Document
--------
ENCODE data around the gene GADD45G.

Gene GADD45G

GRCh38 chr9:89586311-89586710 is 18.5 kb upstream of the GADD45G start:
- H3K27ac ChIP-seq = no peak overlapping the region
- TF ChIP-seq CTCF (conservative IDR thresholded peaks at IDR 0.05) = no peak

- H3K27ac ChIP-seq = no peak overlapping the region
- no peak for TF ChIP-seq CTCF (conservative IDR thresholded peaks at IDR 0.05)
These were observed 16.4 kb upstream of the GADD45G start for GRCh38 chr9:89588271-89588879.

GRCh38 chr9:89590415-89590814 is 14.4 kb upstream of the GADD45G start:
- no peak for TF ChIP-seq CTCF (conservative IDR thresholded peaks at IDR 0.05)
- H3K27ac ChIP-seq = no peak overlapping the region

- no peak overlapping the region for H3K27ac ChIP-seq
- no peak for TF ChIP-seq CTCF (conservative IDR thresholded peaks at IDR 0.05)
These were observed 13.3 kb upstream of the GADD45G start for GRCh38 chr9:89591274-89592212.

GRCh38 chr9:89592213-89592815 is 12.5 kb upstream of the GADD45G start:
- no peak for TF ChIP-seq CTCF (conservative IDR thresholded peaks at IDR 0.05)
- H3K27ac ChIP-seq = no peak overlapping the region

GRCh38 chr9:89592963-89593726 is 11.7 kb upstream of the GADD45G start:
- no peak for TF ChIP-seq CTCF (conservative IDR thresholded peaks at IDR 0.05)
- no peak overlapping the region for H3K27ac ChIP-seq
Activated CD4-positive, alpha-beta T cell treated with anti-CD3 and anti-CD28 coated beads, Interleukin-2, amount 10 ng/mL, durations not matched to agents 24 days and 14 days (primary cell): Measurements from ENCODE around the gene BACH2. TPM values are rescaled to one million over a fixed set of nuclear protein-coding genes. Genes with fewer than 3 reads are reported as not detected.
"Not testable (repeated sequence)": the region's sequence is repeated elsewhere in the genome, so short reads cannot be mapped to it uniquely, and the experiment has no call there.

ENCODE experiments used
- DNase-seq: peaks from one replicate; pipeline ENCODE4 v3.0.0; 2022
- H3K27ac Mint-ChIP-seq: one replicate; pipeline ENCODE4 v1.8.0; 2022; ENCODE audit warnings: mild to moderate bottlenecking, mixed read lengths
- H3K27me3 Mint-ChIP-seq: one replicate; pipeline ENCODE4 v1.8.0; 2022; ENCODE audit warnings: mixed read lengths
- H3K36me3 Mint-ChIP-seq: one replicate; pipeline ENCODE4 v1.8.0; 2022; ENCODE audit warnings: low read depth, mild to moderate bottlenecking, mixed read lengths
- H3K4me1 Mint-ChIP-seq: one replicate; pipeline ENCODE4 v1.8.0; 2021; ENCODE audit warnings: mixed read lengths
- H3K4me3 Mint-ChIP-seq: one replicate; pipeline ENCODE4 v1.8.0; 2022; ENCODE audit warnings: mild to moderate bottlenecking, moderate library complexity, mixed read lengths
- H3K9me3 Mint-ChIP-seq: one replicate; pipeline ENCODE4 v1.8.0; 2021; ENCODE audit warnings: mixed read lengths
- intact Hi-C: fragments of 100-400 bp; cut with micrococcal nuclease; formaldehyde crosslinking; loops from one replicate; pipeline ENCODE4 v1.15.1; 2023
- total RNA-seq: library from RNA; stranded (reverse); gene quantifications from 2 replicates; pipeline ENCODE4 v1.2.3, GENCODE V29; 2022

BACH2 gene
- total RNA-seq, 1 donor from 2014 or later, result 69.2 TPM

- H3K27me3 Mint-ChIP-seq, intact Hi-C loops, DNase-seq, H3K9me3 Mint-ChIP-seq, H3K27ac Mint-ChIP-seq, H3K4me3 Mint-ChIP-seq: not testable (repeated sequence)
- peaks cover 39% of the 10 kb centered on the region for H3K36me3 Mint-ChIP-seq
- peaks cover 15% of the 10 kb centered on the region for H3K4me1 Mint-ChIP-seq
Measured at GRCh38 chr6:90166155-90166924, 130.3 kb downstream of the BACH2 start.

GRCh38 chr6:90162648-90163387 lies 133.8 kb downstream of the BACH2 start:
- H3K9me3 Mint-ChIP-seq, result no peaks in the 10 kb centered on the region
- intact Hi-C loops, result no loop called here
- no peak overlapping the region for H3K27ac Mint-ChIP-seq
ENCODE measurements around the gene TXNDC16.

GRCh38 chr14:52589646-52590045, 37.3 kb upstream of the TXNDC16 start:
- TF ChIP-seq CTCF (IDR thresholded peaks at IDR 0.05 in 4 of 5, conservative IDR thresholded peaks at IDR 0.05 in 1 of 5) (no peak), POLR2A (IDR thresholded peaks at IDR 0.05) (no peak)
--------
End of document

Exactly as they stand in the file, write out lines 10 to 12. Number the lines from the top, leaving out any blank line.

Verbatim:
- no peak for TF ChIP-seq CTCF (conservative IDR thresholded peaks at IDR 0.05)
- H3K27ac ChIP-seq = no peak overlapping the region

- no peak overlapping the region for H3K27ac ChIP-seq